The home of the Tredwells tells more than just a story about when people began migrating into Manhattan to escape the growing congestion of Long Island. It was a time when today's section of Manhattan, once known as "The Bond Street Area," was a part of beautiful suburbia, and East 4th Street was a respectable tree-lined neighborhood with pristine row houses.
As a prominent hardware merchant of the 1840's, Seabury Tredwell raised his family in the beautiful Federal-style home. It is because of Gertrude Tredwell, the youngest child - who had lived in the home until her passing in 1933 - that a piece of history has been preserved.
The Greek Revival interiors of the home have undergone few renovations since being built in 1832. During Gertrude's lifetime (1840 - 1933) the interior and exterior architecture have remained largely unchanged. The parlor floor is a perfect example of a Greek Revival interior, and genuine period furnishings and decorations dress the high-ceilinged rooms. Operating as a museum since 1936, the home has been preserved with the original family furnishings, hardware, and possessions, allowing the visitors to experience the history of a wealthy merchant family and how they lived from day-to-day.
The museum has received interior and exterior landmark status from the New York City Landmarks Preservation Commission, and is on the National Register of Historic Places. While in some areas of the home the original wall treatments remain flawless, there are other areas in need of a fresh coat of paint. To ensure that the color is matched, samples have been meticulously collected and analyzed, and the museum awaits the formal color restoration process.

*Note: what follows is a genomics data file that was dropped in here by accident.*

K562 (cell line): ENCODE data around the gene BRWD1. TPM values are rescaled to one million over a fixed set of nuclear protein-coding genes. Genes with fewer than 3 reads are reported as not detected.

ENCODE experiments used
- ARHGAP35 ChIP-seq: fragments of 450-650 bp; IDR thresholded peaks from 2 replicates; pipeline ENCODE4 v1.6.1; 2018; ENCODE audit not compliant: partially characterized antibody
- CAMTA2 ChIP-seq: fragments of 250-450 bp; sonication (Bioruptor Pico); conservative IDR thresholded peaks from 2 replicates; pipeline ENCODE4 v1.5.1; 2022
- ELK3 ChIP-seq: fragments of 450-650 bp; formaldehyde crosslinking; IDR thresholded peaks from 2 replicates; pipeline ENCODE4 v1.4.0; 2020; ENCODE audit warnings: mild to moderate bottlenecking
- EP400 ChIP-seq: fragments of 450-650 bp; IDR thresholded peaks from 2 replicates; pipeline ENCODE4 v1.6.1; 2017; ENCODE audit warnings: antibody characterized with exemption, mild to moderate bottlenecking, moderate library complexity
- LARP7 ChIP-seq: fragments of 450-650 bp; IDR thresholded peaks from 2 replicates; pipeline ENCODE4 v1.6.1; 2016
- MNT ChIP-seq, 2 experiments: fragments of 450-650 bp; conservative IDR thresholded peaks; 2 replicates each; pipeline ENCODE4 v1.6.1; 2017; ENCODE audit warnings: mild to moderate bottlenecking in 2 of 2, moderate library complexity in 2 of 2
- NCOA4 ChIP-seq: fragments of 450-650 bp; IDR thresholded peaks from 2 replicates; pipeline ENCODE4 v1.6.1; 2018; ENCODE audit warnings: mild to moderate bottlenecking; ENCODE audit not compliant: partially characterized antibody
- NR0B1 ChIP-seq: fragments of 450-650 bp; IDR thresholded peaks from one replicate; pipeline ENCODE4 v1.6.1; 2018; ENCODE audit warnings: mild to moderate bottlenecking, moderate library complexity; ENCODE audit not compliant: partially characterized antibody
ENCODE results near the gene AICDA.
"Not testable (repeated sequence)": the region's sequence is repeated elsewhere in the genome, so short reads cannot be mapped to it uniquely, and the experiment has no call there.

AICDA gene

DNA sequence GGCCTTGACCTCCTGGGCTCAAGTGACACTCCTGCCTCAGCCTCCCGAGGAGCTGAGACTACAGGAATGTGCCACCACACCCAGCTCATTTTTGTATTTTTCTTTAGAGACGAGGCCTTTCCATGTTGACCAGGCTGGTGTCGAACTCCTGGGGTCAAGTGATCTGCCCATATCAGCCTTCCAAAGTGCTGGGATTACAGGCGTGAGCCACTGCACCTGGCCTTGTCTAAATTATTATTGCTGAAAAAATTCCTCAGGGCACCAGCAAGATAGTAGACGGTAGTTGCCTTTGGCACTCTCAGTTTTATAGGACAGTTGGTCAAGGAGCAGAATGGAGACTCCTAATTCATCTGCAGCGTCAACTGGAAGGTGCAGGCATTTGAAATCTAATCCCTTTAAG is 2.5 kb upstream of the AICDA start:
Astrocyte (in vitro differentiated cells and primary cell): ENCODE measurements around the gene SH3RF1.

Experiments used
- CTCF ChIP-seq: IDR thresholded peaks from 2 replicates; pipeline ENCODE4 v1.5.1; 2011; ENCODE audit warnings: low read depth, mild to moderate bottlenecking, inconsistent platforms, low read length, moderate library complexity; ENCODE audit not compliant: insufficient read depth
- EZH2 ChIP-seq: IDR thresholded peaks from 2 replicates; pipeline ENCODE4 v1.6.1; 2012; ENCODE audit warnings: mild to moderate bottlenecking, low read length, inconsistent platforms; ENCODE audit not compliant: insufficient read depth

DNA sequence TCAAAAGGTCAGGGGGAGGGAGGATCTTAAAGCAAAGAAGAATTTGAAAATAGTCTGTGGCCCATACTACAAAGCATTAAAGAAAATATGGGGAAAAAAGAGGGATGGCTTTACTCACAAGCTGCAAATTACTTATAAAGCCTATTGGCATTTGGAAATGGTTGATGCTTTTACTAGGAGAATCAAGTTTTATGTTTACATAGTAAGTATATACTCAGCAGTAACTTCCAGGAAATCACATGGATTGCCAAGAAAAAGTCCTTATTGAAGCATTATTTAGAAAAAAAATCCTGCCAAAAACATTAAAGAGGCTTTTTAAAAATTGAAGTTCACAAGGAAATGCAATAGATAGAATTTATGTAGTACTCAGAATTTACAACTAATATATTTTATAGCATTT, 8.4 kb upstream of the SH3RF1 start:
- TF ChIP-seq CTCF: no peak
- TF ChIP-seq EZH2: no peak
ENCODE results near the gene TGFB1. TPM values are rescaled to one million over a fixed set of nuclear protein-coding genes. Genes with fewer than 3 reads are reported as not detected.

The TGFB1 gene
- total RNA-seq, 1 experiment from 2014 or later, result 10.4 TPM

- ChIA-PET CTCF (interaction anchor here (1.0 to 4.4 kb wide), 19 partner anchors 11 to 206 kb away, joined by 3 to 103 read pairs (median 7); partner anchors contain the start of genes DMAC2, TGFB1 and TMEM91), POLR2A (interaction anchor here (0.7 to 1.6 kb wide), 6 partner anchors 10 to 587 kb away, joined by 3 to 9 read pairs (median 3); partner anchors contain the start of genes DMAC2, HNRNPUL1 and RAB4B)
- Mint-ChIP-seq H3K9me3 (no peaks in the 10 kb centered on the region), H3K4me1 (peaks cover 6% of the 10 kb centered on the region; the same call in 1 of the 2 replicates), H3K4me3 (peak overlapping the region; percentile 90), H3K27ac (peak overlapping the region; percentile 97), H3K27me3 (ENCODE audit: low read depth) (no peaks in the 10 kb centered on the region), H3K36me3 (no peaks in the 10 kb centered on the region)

Much has changed since the quiet, tree-lined street was alive with culture, but despite the neighborhood's transition, the museum has remained a home. Visitors are granted the opportunity to learn about the pretty young girl born to a wealthy merchant, affording a simple yet privileged lifestyle known to few at the time. There are many interesting details surrounding the Tredwell's family life, and it is up to the individual to visit the Merchant House Museum and discover what a grand life it must have been. The knowledgeable museum staff is kind and enthusiastic, answering whatever questions come to mind.
Throughout the year, the museum presents seasonal performances, presentations, lectures, and exhibits depicting life in the 1800s. Events include period story telling, reenactments and celebrations.
The museum accepts donations, as well as gifts to be sold in the museum gift shop or auctioned off at events. There is a nominal admission fee, and members receive complimentary admittance, invitations to private events, and special pricing on other scheduled events. Those visiting with a group of 10 or more are advised to contact the museum in advance.
Daily tours are self-guided and include a book filled with historical family facts and details. Visitors are asked to remain courteous, turning off cell phones and allotting a generous amount of time for guests to complete their tours.
Written by George Morales | Edited by Rebecca Benison
“Spirited” Fall Events at “Manhattan’s Most Haunted House”
NEW YORK – October 13, 2011 – This fall, the Merchant’s House Museum, “Manhattan’s Most Haunted House” (according to The New York Times), offers a series of sophisticated, spine-tingling, and historically accurate events for the Halloween season. Kicking off with an exhibition of spirit photography from the 19th-century and today (open through November 28), visitors will also have the chance to take a Candlelight Ghost Tour, participate in an 1865 Funeral Reenactment, listen to Spine-Tingling and True stories of the supernatural, and attend a concert of Songs of Death & Enchantment.
Starting Monday, October 17, the house will be set up as though patriarch Seabury Tredwell has just died, complete with a deathbed scene in the bedroom and funeral in the parlor. Costumed interpreters available for filming.